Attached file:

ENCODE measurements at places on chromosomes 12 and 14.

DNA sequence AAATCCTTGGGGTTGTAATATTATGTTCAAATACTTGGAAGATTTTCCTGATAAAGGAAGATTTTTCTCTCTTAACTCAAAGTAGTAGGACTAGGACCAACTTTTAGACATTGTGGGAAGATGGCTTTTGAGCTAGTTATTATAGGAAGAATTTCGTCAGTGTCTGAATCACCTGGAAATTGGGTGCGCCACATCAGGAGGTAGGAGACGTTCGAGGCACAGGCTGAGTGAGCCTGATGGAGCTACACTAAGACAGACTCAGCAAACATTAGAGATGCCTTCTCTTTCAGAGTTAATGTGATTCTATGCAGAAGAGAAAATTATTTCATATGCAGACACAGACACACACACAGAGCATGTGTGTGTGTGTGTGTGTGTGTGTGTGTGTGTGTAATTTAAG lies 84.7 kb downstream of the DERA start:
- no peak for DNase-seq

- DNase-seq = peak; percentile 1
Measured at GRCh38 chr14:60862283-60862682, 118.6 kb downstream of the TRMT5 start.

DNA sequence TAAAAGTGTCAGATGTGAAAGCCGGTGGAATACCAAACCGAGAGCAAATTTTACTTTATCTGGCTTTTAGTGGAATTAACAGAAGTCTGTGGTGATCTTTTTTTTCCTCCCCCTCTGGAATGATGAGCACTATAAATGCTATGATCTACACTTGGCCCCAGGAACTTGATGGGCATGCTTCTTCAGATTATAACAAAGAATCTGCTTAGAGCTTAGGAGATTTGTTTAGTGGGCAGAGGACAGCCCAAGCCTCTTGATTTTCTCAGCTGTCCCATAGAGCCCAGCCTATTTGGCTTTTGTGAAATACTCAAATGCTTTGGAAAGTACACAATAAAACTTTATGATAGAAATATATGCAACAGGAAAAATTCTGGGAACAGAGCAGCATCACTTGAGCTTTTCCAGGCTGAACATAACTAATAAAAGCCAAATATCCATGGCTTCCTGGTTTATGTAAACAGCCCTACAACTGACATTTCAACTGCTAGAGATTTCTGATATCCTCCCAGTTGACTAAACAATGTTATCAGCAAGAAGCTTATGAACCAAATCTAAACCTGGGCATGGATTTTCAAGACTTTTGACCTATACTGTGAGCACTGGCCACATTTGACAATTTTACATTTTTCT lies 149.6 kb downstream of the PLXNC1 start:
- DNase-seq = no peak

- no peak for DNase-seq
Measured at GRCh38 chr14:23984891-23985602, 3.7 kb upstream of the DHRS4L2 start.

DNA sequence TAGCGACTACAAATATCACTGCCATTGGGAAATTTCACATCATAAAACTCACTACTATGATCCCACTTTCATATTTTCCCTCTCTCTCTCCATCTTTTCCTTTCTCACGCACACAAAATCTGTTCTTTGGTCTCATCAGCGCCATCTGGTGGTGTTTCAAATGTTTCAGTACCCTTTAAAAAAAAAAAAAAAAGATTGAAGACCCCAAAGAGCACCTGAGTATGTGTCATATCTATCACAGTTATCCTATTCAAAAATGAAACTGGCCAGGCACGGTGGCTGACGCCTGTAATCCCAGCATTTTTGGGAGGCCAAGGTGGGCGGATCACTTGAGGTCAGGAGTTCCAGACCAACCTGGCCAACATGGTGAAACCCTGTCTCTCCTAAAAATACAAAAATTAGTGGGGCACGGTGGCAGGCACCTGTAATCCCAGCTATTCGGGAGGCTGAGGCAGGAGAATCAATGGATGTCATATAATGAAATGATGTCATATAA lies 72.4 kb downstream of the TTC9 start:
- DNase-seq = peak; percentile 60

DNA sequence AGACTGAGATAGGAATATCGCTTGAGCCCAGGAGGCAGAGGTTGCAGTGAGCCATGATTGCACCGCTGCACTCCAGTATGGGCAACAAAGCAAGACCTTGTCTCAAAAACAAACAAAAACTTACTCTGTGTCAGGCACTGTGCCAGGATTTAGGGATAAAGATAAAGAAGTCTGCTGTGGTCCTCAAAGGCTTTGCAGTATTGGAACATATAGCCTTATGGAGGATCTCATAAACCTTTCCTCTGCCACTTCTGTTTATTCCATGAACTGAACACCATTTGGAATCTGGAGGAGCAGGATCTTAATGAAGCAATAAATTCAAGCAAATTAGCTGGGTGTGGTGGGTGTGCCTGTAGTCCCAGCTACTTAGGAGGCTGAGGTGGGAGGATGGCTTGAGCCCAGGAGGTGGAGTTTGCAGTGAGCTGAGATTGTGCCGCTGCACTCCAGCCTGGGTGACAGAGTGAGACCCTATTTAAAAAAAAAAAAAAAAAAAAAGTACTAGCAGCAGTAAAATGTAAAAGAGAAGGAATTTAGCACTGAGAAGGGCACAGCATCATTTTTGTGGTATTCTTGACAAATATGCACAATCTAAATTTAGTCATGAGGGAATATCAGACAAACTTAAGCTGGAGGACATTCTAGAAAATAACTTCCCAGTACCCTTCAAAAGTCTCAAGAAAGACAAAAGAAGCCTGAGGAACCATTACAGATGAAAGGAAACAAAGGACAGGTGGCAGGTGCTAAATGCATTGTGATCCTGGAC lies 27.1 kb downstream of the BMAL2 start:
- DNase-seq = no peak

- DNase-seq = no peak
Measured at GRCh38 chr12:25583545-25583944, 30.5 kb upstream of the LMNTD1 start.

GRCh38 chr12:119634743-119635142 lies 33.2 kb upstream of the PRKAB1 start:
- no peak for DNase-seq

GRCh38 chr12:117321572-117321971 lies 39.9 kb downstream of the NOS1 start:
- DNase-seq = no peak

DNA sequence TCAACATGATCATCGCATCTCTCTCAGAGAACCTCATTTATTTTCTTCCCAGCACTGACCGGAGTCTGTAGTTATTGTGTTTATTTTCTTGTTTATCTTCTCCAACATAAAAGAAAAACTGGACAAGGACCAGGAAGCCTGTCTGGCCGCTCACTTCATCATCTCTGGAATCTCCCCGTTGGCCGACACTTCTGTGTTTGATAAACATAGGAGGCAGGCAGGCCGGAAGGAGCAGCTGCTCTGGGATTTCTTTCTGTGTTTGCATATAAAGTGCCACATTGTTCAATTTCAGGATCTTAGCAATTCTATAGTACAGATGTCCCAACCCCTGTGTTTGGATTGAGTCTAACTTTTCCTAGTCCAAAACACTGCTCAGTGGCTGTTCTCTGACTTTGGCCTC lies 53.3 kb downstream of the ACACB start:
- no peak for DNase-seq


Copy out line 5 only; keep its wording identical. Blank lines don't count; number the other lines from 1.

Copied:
Measured at GRCh38 chr14:60862283-60862682, 118.6 kb downstream of the TRMT5 start.